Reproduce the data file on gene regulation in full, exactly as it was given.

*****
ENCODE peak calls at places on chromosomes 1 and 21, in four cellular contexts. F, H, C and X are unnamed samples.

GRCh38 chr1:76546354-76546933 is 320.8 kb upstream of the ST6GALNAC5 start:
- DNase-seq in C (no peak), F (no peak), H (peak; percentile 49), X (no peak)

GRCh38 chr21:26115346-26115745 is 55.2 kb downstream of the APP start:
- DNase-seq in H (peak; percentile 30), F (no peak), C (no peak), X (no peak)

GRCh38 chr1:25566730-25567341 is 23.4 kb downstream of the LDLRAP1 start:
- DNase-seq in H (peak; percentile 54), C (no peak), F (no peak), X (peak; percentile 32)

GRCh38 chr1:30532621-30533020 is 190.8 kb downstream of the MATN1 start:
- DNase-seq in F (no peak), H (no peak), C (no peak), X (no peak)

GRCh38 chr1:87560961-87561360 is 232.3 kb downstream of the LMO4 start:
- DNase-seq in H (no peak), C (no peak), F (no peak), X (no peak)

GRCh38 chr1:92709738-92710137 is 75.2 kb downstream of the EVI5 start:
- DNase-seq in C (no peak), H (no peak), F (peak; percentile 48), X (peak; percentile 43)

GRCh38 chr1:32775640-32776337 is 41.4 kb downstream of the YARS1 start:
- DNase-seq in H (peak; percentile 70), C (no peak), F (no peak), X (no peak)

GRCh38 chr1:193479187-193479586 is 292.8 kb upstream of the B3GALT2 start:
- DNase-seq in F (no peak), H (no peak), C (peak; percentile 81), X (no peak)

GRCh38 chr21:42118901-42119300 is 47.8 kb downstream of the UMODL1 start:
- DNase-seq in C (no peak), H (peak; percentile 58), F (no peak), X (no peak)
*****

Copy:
ENCODE peak calls at places on chromosomes 1 and 21, in four cellular contexts. F, H, C and X are unnamed samples.

GRCh38 chr1:76546354-76546933 is 320.8 kb upstream of the ST6GALNAC5 start:
- DNase-seq in C (no peak), F (no peak), H (peak; percentile 49), X (no peak)

GRCh38 chr21:26115346-26115745 is 55.2 kb downstream of the APP start:
- DNase-seq in H (peak; percentile 30), F (no peak), C (no peak), X (no peak)

GRCh38 chr1:25566730-25567341 is 23.4 kb downstream of the LDLRAP1 start:
- DNase-seq in H (peak; percentile 54), C (no peak), F (no peak), X (peak; percentile 32)

GRCh38 chr1:30532621-30533020 is 190.8 kb downstream of the MATN1 start:
- DNase-seq in F (no peak), H (no peak), C (no peak), X (no peak)

GRCh38 chr1:87560961-87561360 is 232.3 kb downstream of the LMO4 start:
- DNase-seq in H (no peak), C (no peak), F (no peak), X (no peak)

GRCh38 chr1:92709738-92710137 is 75.2 kb downstream of the EVI5 start:
- DNase-seq in C (no peak), H (no peak), F (peak; percentile 48), X (peak; percentile 43)

GRCh38 chr1:32775640-32776337 is 41.4 kb downstream of the YARS1 start:
- DNase-seq in H (peak; percentile 70), C (no peak), F (no peak), X (no peak)

GRCh38 chr1:193479187-193479586 is 292.8 kb upstream of the B3GALT2 start:
- DNase-seq in F (no peak), H (no peak), C (peak; percentile 81), X (no peak)

GRCh38 chr21:42118901-42119300 is 47.8 kb downstream of the UMODL1 start:
- DNase-seq in C (no peak), H (peak; percentile 58), F (no peak), X (no peak)